CWLA is an association of approximately 800 public and private nonprofit agencies that assist more than 3.5 million abused and neglected children and their families each year with a range of services. The Juvenile Justice Division of the Child Welfare League of America is committed to working with and through its member agencies activities in an effort to reduce the incidence of juvenile delinquency nationwide and to reduce reliance on incarceration for accused or adjudicated delinquent youth. Website: http://www.cala.org
By keeping incarcerated mothers and their daughters connected, the trauma and negative impacts of parental separation is dramatically lessened with the support of Girl Scouts Beyond Bars. They facilitate visits between mothers and daughters. A recently developed component of GSBB provides programming to mothers in pre-release and post-release transitional facilities. Website: http://www.girlscouts.org/
Includes: Reading Rooms (provides several articles, information, and data on children of incarcerated parents), Children of Prisoners Library (to be posted spring 2003), and Incarcerated Fathers Library.Website: http://www.fcnetwork.org/
FamilyWorks attempts to heal the trauma, for children left behind, through a prison-based parenting education program for incarcerated fathers; children's visiting centers for incarcerated fathers and their families at men's State prisons; and community-based services for families affected by incarceration. Web site: http://www.osborneny.org/FamilyWorks.htm.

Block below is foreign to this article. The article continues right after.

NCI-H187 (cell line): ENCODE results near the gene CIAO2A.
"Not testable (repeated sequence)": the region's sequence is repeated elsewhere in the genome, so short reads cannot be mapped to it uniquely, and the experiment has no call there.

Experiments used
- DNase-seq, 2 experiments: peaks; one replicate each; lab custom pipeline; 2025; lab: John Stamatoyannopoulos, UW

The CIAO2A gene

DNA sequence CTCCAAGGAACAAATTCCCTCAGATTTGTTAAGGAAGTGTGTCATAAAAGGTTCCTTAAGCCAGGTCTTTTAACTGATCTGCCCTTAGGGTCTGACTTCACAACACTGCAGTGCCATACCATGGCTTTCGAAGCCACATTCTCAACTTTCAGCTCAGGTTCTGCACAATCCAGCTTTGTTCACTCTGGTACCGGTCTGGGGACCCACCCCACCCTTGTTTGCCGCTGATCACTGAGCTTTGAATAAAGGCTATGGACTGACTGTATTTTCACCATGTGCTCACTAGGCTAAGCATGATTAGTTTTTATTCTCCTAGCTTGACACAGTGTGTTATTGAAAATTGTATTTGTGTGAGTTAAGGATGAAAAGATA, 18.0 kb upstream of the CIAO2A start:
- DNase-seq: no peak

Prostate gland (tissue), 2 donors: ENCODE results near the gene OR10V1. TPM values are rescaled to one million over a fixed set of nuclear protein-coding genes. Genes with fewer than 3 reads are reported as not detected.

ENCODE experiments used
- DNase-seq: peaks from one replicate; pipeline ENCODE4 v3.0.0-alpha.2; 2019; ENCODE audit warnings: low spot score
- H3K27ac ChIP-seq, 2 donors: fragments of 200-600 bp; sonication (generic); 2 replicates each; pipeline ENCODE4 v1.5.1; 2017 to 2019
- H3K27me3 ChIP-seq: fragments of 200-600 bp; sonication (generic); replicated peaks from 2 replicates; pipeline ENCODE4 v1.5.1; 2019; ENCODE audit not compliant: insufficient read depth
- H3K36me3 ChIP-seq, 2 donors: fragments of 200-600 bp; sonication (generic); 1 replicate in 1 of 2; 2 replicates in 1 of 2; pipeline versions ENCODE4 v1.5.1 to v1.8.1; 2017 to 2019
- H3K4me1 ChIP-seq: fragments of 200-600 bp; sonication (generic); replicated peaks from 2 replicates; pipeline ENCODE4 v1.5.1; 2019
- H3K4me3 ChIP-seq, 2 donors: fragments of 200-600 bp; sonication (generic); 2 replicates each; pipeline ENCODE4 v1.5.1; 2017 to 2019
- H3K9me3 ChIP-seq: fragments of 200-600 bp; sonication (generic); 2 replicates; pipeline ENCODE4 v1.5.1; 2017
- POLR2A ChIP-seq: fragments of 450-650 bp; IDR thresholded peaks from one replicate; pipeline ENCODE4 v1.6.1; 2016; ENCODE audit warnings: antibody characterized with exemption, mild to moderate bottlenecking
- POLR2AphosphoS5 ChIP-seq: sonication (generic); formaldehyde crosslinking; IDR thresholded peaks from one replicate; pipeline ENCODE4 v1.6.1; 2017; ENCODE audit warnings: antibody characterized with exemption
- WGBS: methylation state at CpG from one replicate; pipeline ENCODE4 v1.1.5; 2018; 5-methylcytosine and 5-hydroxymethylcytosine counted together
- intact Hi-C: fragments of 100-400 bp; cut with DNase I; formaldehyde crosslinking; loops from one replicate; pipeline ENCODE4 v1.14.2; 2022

Provides information and resources for organizations and individuals that work with or study families separated by incarceration.Website: http://www.cwla.org/programs/incarcerated/
The work of the National GAINS Center in the Justice System and the Technical Assistance and Policy Analysis (TAPA) Center for Jail Diversion are kept informed by the National GAINS Center, which has operated since 1995 as a national locus for the collection and dissemination of information about effective mental health and substance abuse services for people with co-occurring disorders in contact with the justice system. The TAPA Center for Jail Diversion and the Center for Evidence-Based Programs in the Justice System, funded by the Center for Mental Health Services (CMHS) in 2001 and 2004 respectively, comprises the National GAINS Center. Website: http://gainscenter.samhsa.gov
LSPC advocates for the human rights and empowerment of incarcerated parents, children, family members and people at risk for incarceration. They respond to requests for information, trainings, technical assistance, litigation, community activism and the development of more advocates. Their focus is on women prisoners, their families, and issues of race central to their discussion of incarceration. Website: http://www.prisonerswithchildren.org